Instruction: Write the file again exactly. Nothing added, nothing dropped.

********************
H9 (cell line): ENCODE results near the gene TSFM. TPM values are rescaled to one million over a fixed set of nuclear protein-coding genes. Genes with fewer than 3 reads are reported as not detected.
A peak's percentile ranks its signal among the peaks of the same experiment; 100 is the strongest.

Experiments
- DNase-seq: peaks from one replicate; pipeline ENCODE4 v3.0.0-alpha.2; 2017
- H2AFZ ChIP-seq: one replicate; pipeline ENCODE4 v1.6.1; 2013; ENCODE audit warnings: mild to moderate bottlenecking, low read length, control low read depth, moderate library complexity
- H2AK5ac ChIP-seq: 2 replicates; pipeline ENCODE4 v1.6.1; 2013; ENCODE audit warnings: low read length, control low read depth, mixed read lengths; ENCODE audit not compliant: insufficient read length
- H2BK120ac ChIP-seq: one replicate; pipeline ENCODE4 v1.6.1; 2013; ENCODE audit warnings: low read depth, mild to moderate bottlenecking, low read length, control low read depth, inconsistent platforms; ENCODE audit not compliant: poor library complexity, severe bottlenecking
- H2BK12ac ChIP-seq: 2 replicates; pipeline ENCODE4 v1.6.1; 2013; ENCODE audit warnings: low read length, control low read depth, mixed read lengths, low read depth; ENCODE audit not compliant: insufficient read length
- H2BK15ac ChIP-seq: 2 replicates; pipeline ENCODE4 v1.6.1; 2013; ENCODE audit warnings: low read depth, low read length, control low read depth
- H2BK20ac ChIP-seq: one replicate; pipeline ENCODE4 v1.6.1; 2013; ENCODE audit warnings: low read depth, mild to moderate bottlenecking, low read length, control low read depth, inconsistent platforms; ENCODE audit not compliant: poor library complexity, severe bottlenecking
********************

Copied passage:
H9 (cell line): ENCODE results near the gene TSFM. TPM values are rescaled to one million over a fixed set of nuclear protein-coding genes. Genes with fewer than 3 reads are reported as not detected.
A peak's percentile ranks its signal among the peaks of the same experiment; 100 is the strongest.

Experiments
- DNase-seq: peaks from one replicate; pipeline ENCODE4 v3.0.0-alpha.2; 2017
- H2AFZ ChIP-seq: one replicate; pipeline ENCODE4 v1.6.1; 2013; ENCODE audit warnings: mild to moderate bottlenecking, low read length, control low read depth, moderate library complexity
- H2AK5ac ChIP-seq: 2 replicates; pipeline ENCODE4 v1.6.1; 2013; ENCODE audit warnings: low read length, control low read depth, mixed read lengths; ENCODE audit not compliant: insufficient read length
- H2BK120ac ChIP-seq: one replicate; pipeline ENCODE4 v1.6.1; 2013; ENCODE audit warnings: low read depth, mild to moderate bottlenecking, low read length, control low read depth, inconsistent platforms; ENCODE audit not compliant: poor library complexity, severe bottlenecking
- H2BK12ac ChIP-seq: 2 replicates; pipeline ENCODE4 v1.6.1; 2013; ENCODE audit warnings: low read length, control low read depth, mixed read lengths, low read depth; ENCODE audit not compliant: insufficient read length
- H2BK15ac ChIP-seq: 2 replicates; pipeline ENCODE4 v1.6.1; 2013; ENCODE audit warnings: low read depth, low read length, control low read depth
- H2BK20ac ChIP-seq: one replicate; pipeline ENCODE4 v1.6.1; 2013; ENCODE audit warnings: low read depth, mild to moderate bottlenecking, low read length, control low read depth, inconsistent platforms; ENCODE audit not compliant: poor library complexity, severe bottlenecking